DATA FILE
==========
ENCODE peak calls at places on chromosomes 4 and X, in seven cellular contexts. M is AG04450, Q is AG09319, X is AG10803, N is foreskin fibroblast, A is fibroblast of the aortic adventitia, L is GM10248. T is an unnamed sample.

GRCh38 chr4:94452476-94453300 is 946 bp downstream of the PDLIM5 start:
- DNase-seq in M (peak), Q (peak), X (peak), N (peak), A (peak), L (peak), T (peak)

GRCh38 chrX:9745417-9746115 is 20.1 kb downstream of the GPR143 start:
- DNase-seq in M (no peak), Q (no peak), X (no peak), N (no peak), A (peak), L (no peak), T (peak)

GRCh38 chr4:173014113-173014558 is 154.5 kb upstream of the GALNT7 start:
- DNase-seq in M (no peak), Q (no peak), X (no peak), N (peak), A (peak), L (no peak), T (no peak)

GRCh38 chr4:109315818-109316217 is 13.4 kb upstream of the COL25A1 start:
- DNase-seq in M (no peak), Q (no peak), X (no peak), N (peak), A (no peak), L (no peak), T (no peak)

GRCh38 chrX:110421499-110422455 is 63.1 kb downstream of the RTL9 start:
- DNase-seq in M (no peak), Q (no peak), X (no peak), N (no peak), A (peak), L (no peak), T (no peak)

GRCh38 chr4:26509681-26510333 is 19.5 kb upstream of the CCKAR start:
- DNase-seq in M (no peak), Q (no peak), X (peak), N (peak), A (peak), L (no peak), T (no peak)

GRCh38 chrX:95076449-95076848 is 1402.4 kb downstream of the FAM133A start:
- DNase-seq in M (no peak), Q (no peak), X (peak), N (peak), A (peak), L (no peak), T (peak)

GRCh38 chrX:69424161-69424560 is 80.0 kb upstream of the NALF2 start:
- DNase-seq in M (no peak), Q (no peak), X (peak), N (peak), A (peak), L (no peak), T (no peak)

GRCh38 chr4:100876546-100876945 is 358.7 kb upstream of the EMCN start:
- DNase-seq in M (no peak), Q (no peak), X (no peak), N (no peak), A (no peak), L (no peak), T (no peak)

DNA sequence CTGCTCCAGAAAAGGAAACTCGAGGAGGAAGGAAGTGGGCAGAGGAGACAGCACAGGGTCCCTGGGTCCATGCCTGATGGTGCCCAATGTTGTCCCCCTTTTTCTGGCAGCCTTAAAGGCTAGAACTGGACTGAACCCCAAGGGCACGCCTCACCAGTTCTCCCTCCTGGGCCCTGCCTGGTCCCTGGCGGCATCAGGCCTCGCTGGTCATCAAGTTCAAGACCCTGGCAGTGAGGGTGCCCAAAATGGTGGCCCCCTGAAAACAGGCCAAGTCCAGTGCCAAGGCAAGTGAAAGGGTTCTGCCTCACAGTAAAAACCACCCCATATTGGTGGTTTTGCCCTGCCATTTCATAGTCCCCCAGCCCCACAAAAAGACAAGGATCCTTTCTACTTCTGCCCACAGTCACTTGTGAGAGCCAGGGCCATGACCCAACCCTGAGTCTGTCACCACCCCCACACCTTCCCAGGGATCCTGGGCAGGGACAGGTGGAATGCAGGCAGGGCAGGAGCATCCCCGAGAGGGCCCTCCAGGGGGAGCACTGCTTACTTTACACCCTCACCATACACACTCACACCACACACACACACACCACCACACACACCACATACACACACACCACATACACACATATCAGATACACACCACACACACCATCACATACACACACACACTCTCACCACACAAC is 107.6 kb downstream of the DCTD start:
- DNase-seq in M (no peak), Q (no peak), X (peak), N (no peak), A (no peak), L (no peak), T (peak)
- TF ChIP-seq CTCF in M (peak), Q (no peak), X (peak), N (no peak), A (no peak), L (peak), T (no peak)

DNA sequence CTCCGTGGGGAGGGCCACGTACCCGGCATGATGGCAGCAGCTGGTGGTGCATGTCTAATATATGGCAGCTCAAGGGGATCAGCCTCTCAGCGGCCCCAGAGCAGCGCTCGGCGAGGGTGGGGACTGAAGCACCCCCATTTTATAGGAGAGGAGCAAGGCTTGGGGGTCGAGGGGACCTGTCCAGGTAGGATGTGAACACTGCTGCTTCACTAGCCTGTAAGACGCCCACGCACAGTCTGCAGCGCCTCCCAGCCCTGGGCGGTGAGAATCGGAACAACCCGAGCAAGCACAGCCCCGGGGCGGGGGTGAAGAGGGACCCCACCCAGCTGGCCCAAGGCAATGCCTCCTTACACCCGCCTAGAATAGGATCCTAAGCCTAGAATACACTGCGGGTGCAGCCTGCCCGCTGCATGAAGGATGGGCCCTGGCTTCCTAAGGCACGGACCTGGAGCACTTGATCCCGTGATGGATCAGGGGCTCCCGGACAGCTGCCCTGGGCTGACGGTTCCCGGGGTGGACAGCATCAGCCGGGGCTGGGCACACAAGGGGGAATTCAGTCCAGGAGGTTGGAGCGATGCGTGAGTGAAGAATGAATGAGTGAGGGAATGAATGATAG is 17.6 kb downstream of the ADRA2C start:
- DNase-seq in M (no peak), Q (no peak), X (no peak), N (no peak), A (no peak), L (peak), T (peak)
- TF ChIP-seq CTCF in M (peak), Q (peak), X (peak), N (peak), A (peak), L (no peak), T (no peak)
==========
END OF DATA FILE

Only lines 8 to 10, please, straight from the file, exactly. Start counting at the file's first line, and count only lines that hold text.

GRCh38 chr4:109315818-109316217 is 13.4 kb upstream of the COL25A1 start:
- DNase-seq in M (no peak), Q (no peak), X (no peak), N (peak), A (no peak), L (no peak), T (no peak)

GRCh38 chrX:110421499-110422455 is 63.1 kb downstream of the RTL9 start: